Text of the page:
I feel like an interloper. This for many years has been a mainstay of Frank and Julia’s mealtime but I came across a reduced rolled breast at my Tesco for only £3. I’ve waited and waited and waited for him to post his dish but alas, making films seems to be more important. I do know that he is injured at the moment and should have been playing bowls tonight so that was an opportunity for him to go through the hundreds of photo’s of food he’s taken and deliver us some nuggets of his culinary wisdom. He hasn’t so here I am.
Breast of lamb was a tricky thing to sell when I was a butcher. people were wealthy and did not want cheap cuts of meat. I used to end up making a mush we called “Pet mince”. It used the lungs of the sheep with other tasty morsels ( sweetbreads, testicles, brains, yum yum) along with breast of lamb. Nowadays everyone is looking for that “cheap cut” to the extent that all the supermarkets and butchers know that’s what people want, so they start charging premium prices for these. Once upon a time monkfish was 50p a kilo now it’s £24 a kilo. Ox cheeks went into pet mince along with pork cheeks. Oxtail was just never requested by butchers from the abattoir as only the O.A.P’s wanted it in winter to make a soup. And now people write food blogs about cheap cuts they buy! Ha!
The breast of lamb was lovely and was slightly fiddled around with. Of course. I opened the rolled breast and cut the strings to reveal a breast and a half rolled up. I basically re rolled it back together after adding a stuffing made from chopped apricots, anchovies, crushed chillis and garlic slices. I didn’t use a bread mix with the stuffing as I didn’t want the rolled breast to be too big. I rolled the breast back together using my special butcher’s knots with my butcher’s twine. Use whatever method you can. Cocktail sticks are ok for this.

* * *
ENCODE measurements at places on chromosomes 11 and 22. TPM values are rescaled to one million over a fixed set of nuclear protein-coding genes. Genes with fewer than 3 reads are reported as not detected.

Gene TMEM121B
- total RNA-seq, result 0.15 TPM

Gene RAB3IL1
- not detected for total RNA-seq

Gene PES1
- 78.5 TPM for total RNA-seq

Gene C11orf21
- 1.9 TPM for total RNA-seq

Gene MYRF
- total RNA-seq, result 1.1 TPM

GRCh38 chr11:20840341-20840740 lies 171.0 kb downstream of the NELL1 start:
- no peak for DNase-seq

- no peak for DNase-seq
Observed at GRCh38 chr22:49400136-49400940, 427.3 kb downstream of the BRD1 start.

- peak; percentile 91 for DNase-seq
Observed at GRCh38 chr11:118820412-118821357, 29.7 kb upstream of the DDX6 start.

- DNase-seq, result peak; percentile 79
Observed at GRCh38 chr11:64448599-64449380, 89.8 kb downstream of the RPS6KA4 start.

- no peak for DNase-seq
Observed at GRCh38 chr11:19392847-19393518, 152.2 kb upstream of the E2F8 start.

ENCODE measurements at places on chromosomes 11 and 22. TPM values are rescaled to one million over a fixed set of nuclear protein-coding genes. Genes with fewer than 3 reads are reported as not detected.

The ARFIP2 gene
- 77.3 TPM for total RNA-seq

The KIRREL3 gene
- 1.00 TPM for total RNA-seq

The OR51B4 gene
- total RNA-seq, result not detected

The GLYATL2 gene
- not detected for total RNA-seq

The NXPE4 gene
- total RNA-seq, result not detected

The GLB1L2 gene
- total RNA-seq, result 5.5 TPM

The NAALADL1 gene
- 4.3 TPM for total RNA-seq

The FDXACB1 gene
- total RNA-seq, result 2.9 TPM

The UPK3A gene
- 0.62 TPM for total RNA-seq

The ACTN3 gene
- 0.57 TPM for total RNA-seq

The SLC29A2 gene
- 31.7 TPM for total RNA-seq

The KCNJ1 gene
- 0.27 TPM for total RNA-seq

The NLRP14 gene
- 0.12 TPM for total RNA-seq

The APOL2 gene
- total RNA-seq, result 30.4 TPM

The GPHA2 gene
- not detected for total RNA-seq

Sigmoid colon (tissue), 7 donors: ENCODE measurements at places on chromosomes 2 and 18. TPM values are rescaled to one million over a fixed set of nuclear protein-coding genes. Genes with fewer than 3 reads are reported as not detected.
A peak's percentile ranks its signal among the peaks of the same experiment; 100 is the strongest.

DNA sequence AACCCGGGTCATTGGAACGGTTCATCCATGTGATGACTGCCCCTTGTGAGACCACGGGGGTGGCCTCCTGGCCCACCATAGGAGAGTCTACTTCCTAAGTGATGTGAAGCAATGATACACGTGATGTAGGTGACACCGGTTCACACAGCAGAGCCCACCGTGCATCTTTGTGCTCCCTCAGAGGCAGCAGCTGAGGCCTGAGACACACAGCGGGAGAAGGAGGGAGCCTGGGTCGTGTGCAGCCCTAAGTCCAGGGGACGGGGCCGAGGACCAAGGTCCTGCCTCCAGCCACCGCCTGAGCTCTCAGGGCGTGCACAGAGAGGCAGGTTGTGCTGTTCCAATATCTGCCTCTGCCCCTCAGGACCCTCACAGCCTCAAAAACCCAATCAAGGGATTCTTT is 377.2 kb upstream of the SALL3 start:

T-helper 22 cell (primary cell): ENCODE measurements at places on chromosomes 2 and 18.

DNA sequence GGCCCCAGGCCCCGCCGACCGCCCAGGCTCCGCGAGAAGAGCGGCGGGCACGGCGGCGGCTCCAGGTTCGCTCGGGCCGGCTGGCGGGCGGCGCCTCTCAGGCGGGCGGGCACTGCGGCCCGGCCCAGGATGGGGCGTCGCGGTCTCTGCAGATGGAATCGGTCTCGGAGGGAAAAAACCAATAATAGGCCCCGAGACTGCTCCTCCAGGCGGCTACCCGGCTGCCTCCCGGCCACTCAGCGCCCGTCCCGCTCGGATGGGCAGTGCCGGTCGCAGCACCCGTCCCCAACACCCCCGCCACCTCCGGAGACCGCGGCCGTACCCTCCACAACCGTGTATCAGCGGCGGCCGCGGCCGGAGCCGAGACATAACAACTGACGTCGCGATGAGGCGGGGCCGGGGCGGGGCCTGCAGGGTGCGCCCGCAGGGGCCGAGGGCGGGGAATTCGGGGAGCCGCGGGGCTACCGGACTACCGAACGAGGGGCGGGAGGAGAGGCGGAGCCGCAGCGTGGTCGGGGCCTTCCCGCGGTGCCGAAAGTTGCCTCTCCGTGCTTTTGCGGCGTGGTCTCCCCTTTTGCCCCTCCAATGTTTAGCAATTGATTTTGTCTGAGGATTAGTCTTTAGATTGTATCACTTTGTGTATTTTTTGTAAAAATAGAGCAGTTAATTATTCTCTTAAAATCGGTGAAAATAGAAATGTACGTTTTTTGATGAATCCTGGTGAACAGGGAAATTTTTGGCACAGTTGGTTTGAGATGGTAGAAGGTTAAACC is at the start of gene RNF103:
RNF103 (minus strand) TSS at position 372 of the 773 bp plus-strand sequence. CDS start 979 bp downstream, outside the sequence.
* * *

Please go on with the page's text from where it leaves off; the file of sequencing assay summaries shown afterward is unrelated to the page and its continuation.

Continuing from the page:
Then into a hot oven it went for 15 mins before I turned down the oven to around 140C for another 2 hours. Yes it’s a long time but you need to render the fat out of this cut of meat but also basting regularly along the way to give a nice crispy skin all over.
This gave loads of time to make the other parts of the meal. The cous cous was made with chicken stock then added to caramelised onion and red pepper and spiced with smoked paprika, cumin and a little orange juice.
Of course there was a sauce involved and after watching tonight’s Masterchef I was proved right that a little wetness was needed. I made a basic red wine and redcurrant sauce using more chicken stock and a little smoked paprika to bring the dish together.
And there you go. add a bit of veg and you’re away. I liked the lamb, it had a flavour that has been missing from more expensive cuts I’ve had recently. The crispyness was lovely and the cous cous and sauce was spot on. Now Frank. Can we have your take on this please?